This discovery is a spin off of my spending that day at the Museums and Mobile virtual conference. It was my first virtual conference and it was very well-done. Much of the conversation was about apps--native versus web apps, iOS versus Android, developing them in-house versus hiring someone to develop your institution's virtual presence.

A lot of the technical models on display were big solutions for big museums. Form some committees, hire a developer or a firm, choose an OS, get the right voice talent (I kid you not), secure copyright, etc. Tens of thousands of dollars and year later, you have something spectacular. But I couldn't see where I or my students fit into the models. At one point I tweeted something like "Where is the Blogger for mobile?"

A quick Google search later and I found that Blogger had anticipated my need. One click and I was done. You can view this site in its mobile version here. I am excited about the possibilities. Perhaps we can use Blogger to create a mobile tour of a historic district? (You can now geotag posts as well, so it seems possible.) Use Blogger to generate the HTML to appear in the place marks on a Google Map or Google Earth?

Sunday, March 20, 2011

The Appalachian Trail in Four Minutes

In 1980 I put on a pack and walked the Appalachian Trail from Georgia to Maine. It looks like this:

Green Tunnel from Kevin Gallagher on Vimeo.


This video is nether northwestern nor historical, but it is my blog and I wanted to share it. And these.

Sunday, March 13, 2011

John C.H. Grabill's Photos of Western Frontier Life

Enjoy these amazing photographs!
Between 1887 and 1892, John C.H. Grabill sent 188 photographs to the Library of Congress for copyright protection. Grabill is known as a western photographer, documenting many aspects of frontier life — hunting, mining, western town landscapes and white settlers’ relationships with Native Americans. Most of his work is centered on Deadwood in the late 1880s and 1890s. He is most often cited for his photographs in the aftermath of the Wounded Knee Massacre on the Pine Ridge Indian Reservation.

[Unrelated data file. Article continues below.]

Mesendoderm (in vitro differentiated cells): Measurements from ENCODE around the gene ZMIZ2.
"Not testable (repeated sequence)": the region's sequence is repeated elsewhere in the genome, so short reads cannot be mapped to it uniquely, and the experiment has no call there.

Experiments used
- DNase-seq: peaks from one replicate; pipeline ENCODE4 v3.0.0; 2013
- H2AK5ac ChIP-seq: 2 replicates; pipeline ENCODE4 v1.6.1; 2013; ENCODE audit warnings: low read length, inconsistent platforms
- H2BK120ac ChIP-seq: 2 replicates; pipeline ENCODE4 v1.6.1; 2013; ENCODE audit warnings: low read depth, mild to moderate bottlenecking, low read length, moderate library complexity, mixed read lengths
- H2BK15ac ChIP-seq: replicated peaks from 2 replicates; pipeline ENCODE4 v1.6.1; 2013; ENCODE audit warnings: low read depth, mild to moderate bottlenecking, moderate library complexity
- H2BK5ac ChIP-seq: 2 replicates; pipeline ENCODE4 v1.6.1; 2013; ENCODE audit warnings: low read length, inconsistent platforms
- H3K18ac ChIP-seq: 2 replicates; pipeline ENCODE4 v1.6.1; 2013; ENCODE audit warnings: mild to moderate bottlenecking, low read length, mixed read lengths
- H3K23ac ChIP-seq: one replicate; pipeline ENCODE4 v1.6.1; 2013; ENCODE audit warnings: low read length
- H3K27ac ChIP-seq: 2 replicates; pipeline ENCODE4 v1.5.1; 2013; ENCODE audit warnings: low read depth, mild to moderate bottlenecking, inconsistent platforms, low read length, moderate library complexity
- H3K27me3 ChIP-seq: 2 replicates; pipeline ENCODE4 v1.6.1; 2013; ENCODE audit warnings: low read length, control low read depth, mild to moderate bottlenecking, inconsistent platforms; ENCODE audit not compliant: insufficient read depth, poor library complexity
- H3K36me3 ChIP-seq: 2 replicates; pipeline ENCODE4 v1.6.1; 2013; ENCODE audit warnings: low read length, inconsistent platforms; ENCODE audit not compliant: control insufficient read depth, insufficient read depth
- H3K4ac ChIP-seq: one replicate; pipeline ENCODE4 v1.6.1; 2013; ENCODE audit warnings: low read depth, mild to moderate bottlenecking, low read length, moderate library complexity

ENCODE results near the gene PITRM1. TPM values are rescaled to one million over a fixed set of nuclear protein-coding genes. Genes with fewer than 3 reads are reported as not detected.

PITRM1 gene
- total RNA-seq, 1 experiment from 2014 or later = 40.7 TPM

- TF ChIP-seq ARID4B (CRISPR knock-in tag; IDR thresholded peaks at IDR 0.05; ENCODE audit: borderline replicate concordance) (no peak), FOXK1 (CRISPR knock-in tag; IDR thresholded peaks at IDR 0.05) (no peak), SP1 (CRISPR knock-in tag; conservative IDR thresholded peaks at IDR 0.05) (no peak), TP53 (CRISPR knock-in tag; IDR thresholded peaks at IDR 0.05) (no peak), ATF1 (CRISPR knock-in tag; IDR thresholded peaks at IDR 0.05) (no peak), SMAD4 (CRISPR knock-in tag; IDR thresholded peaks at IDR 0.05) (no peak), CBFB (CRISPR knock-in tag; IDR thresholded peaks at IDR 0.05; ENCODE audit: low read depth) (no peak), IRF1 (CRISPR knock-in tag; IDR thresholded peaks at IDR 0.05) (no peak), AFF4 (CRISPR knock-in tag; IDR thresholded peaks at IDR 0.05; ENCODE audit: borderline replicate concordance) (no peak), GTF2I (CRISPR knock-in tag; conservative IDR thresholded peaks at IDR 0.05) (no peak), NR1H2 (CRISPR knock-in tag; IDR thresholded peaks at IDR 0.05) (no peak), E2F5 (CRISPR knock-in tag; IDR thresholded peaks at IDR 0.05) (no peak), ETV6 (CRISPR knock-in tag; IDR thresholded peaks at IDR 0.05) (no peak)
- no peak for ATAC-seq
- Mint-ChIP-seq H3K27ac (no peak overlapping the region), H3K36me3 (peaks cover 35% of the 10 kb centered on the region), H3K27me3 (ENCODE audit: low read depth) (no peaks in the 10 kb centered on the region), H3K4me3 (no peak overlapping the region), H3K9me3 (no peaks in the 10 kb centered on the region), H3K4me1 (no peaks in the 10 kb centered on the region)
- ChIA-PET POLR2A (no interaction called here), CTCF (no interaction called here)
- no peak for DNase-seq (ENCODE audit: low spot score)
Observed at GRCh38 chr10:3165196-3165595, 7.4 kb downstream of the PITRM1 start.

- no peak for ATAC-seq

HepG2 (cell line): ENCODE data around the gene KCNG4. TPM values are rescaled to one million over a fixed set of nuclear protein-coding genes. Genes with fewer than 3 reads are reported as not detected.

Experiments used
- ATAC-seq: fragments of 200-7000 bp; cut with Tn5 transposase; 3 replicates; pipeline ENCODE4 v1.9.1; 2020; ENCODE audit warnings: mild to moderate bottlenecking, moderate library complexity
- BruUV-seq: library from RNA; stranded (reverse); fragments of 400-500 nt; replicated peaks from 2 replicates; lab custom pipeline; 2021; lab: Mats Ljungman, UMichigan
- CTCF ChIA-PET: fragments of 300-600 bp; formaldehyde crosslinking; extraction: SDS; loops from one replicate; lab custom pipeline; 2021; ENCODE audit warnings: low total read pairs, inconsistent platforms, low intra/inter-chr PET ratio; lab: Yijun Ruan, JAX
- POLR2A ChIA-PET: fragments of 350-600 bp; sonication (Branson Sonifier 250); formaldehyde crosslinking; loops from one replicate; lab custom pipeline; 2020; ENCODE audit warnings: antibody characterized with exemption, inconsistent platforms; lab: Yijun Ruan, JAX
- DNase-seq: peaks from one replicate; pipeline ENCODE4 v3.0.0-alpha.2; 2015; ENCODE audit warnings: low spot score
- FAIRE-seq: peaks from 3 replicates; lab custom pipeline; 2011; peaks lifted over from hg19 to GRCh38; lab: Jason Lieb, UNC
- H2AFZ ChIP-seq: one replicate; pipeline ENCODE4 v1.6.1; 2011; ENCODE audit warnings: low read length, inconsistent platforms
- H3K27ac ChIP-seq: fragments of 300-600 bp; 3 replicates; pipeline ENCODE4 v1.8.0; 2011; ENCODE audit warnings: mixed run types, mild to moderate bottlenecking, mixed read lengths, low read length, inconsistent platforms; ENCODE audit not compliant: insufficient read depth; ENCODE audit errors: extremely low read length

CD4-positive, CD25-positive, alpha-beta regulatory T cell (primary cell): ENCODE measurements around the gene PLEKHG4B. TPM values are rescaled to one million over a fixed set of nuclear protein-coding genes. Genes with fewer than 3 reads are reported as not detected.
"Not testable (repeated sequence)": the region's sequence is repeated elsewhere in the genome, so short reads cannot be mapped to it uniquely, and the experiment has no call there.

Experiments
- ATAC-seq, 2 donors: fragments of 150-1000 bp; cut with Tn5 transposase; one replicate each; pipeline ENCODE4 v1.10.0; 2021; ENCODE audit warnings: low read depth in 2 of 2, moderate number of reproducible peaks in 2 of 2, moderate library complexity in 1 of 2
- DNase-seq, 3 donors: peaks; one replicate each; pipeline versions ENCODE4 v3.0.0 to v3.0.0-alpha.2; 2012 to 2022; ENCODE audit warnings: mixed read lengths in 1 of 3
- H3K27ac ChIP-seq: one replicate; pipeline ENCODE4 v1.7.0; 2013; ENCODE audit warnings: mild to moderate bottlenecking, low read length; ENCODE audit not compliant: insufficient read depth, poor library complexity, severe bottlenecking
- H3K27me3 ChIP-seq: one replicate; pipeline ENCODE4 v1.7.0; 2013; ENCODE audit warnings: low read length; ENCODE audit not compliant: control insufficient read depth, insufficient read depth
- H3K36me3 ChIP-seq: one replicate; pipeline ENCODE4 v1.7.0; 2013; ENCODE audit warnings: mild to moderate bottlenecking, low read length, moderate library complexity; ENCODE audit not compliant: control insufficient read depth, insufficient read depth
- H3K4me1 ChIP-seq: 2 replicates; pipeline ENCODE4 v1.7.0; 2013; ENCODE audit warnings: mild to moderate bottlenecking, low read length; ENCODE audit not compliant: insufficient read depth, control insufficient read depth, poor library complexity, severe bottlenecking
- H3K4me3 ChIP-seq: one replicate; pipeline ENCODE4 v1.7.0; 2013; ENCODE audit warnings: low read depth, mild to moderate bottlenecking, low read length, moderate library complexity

For the complete collection with richer descriptions and metadata (and downloadable!) see the John C. H. Grabill Collection at Opening History.

Sunday, March 6, 2011

Small Towns Getting Smaller--and Maybe That is OK

My local paper, the Spokesman-Review, has an interesting article this morning: Small Towns Keep Getting Smaller:

Even as the state and its larger cities bustle with more people, more business – more everything, it seems – the small towns dotting Eastern Washington are emptying.

“It’s a shame,” said Whitman County Commissioner Patrick O’Neill. “My opinion is that the small towns of America are what made this country great.”

Small towns began dying about a century ago. They had sprouted to serve the influx of farmers, loggers, ranchers, miners, railroads and travelers. In Eastern Washington they sit about 25 miles apart, a reasonable distance for a horse and rider to cover in a day.

Saint Andrews, WA
Then tractors and new plows, bigger farms and the automobile ushered in change. The 1910 census was the last to count more rural Americans than city dwellers.

The article was inspired by the release of the 2010 Census figures and we can expect a similar set of stories from other parts of rural America, where the same forces are at work. Rural depopulation is a worldwide phenomena and more than a century old. Newspaper reports like that in the Spokesman usually focus on the "push" factors that cause people to leave rural communities--the rise of mechanized corporate farming, loss of opportunities and services in rural communities, improved transportation. I wonder though if the "pull" factors in the cities don't deserve more attention--not just jobs and education but infrastructure (Spokane got electricity more than a generation before most rural areas), culture and entertainment, and less pressure to conform than one finds in a small rural community.

One Room school  west of Waverly, WA
A few years back our summer vacation was a camping journey along the Lewis and Clark Trail. Trying to follow the Missouri River across the northern plains took us off the beaten path and through Ground Zero of rural depopulation (see also this map). We went through so many ghost-towns-in-the-making, places where a small band of hanger-on lived within the decaying shell of a once-larger community. Often the office was the only public service that remained (since the post office doesn't have to make money), sometimes a tavern would sit next to the post office, there might even be a gas station. A story I read in a North Dakota newspaper on that trip told about the closing of another rural school. The previous year it had had one student, a sixth-grader. At recess he would climb the one tree in the playground and daydream, one supposes about moving.